21st Century Strategic Planning: Design Thinking as a Supplemental Process

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Kim Williams-Pulfer

Abstract

 

Nonprofits are faced with several distinct challenges. They encounter competition for resources and they face increasing demands for program effectiveness. Additionally, nonprofits must frame their focus within a wider and more globalized sphere where new patterns of employment and philanthropic global organizations are defining the third sector’s role in the world in new and complex ways. Many suggest that as nonprofits attempt to manage these emerging trends, creativity and focus are the necessary and vital tools for growth and sustainability. Most relevant to nonprofit success is the strategic planning process that allows an organization to flow and adapt to these emerging changes. Design thinking, a relatively new term and concept, is changing the way products are designed and businesses achieve success. At its core, design thinking utilizes "prototpying" through multidisciplinary team research. Proponents of design thinking advocate that organizations cannot successfully plan without going "into the field" to engage with customers and stakeholders to understand their responses to a product or service. As nonprofits need to remain relevant and effective in the future, the strategic planning process aids in anticipating future needs. This paper will reveal how design thinking, as a concept or system, can assist nonprofits with the long range strategic planning.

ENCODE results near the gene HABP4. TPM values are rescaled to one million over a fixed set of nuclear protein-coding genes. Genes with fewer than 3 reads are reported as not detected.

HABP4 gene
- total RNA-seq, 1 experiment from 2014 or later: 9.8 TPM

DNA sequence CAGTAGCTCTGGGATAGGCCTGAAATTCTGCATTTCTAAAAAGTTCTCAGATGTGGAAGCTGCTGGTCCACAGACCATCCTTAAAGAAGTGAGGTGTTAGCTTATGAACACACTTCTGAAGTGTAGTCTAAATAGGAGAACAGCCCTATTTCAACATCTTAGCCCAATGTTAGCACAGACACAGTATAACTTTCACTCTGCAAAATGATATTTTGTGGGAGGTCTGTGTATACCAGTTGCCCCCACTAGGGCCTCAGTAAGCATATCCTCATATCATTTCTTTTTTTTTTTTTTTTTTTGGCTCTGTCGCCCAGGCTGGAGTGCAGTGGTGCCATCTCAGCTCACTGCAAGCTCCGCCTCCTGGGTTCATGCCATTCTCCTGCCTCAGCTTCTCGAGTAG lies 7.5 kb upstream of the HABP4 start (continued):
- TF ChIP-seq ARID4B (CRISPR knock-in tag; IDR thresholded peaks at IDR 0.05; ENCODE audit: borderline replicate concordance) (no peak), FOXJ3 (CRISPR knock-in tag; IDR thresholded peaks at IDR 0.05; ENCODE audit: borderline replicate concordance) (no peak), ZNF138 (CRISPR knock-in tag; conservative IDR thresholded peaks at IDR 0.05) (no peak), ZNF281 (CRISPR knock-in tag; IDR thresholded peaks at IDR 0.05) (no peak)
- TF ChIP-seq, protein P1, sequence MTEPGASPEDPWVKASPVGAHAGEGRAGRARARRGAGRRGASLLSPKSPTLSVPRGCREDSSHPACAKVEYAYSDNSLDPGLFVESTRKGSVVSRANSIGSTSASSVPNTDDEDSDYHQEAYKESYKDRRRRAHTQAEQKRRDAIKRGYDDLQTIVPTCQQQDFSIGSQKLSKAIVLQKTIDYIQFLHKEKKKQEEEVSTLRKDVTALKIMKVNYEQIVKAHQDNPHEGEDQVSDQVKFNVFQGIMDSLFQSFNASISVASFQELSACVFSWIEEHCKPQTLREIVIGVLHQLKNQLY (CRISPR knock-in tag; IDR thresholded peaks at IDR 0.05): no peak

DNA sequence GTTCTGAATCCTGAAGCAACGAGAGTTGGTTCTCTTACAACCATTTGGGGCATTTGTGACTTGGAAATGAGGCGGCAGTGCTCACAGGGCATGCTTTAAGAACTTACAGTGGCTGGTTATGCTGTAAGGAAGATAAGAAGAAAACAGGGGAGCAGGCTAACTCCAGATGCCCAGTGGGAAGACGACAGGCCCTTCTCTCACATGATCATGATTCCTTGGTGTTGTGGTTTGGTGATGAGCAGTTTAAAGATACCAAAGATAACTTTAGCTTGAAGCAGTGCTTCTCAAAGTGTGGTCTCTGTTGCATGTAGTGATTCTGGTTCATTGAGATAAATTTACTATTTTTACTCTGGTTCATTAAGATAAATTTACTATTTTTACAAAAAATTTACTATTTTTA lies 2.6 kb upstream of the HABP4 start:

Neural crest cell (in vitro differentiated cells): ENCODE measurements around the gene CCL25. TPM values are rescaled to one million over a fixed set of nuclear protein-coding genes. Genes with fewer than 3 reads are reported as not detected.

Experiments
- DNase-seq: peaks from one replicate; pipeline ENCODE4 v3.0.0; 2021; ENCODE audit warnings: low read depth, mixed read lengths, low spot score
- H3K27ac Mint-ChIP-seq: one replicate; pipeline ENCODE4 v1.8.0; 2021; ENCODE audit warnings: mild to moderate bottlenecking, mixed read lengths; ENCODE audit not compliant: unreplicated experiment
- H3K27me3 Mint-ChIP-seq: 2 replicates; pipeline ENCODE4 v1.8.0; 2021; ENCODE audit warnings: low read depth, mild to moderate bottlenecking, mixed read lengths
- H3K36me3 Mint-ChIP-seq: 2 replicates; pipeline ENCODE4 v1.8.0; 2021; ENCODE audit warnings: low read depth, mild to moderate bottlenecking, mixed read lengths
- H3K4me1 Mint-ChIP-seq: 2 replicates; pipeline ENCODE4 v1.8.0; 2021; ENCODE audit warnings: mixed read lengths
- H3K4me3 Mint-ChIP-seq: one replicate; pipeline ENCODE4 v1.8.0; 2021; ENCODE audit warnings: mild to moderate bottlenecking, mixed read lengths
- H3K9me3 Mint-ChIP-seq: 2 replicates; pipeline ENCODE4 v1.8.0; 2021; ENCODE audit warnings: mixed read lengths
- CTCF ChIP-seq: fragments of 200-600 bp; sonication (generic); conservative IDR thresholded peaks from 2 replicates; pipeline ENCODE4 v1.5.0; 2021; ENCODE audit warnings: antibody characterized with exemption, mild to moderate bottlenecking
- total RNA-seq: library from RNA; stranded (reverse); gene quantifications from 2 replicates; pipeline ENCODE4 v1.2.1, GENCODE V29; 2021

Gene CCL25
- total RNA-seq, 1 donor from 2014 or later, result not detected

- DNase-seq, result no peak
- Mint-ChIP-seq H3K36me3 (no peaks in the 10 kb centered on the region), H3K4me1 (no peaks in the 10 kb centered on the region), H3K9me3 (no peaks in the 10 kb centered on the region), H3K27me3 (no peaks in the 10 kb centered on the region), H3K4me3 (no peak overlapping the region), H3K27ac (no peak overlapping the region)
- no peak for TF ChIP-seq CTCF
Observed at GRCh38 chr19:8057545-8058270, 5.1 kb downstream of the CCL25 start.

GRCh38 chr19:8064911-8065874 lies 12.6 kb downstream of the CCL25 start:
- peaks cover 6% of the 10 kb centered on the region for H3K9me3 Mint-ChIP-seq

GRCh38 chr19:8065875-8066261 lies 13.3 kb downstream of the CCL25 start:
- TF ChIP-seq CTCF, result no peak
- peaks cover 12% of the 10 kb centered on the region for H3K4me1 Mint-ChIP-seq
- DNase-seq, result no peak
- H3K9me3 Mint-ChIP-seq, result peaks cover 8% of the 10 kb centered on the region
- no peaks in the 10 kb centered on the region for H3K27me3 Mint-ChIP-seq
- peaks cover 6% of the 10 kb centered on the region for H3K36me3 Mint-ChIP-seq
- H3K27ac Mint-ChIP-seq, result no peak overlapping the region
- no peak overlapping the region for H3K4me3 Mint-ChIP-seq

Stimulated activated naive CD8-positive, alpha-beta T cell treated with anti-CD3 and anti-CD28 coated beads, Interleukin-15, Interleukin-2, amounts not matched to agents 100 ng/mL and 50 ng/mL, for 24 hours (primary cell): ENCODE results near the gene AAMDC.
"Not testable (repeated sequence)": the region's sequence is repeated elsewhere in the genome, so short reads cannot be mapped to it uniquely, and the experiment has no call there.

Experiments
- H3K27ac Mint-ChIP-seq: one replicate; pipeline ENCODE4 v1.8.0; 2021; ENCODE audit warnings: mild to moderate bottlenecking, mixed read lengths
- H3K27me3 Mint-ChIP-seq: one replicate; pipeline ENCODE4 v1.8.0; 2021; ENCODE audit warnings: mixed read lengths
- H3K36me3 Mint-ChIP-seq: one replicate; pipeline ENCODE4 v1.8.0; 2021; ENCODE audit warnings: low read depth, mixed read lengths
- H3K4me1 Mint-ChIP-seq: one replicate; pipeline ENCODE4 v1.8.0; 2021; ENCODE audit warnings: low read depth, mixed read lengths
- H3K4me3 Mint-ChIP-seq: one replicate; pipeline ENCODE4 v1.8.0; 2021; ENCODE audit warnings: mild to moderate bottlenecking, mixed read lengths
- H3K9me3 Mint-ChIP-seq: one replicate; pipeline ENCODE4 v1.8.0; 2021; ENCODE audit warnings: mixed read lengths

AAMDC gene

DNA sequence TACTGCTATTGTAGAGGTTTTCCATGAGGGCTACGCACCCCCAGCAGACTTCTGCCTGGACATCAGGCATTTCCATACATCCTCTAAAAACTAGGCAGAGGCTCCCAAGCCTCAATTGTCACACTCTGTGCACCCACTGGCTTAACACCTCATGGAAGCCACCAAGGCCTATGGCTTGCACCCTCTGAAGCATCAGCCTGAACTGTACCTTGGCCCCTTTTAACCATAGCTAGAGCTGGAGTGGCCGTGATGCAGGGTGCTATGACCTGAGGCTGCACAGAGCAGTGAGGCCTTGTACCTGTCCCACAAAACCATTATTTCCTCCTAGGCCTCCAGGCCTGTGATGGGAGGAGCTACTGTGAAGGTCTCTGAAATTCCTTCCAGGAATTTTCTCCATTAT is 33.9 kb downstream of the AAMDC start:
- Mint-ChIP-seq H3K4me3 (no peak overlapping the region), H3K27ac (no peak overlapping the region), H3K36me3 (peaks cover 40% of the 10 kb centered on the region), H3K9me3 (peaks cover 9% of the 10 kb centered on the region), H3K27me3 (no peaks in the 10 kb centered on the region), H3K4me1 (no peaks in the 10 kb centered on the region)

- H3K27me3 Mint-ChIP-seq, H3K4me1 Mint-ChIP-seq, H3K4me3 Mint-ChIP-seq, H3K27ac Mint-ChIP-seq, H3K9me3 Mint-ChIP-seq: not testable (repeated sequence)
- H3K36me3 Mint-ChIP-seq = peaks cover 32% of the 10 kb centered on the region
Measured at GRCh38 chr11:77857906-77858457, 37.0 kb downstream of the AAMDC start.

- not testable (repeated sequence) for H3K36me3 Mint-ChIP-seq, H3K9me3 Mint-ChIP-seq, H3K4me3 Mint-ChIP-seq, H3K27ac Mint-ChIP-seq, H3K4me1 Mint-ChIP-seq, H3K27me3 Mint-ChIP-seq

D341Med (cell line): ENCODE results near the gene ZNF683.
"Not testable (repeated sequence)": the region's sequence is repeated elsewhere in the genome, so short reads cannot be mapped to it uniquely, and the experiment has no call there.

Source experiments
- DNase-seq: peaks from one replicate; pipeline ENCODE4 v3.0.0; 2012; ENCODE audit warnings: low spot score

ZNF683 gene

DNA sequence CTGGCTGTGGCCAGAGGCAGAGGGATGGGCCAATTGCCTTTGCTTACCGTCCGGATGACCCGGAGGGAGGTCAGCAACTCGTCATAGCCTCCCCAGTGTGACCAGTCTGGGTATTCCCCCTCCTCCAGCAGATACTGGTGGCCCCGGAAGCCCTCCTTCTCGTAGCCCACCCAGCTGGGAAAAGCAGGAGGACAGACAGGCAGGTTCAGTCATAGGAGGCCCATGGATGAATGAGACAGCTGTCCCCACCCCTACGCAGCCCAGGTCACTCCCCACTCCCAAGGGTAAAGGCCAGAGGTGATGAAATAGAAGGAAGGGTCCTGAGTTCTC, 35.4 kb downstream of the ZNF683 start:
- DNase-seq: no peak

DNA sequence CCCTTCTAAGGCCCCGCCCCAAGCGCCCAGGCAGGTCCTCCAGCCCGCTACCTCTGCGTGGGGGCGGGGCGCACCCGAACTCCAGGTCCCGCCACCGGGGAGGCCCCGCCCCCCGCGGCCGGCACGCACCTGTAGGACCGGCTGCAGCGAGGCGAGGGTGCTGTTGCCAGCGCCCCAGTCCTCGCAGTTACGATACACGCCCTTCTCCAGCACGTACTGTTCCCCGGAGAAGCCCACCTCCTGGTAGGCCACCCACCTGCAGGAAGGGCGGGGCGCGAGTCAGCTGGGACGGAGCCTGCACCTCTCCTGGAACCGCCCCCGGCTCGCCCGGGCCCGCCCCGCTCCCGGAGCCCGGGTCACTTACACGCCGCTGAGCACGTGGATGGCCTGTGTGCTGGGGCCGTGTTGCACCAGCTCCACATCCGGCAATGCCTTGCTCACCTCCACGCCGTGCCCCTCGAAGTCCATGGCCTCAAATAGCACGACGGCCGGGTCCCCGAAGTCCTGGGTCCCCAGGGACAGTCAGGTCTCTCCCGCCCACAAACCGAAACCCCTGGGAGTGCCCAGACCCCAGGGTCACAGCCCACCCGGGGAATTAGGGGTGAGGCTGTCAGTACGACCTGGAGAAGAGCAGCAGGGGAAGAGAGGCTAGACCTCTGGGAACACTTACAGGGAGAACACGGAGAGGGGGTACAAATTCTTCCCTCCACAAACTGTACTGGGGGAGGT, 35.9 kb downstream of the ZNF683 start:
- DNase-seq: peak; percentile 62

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Author Biography

Kim Williams-Pulfer

 

 

Kim Williams-Pulfer is a graduate certificate student in nonprofit management in the School of Public and Environmental Affairs at IUPUI. She has a B.A. in Psychology from Taylor University and a M.A. in English from Butler University. Currently, she is the Program Coordinator for Horizons at St. Richard’s, an academic enrichment program for low-income K-4 students from Indianapolis Public Schools. Additionally, she has experiences in global education, diversity, and writing. knpulfer@gmail.com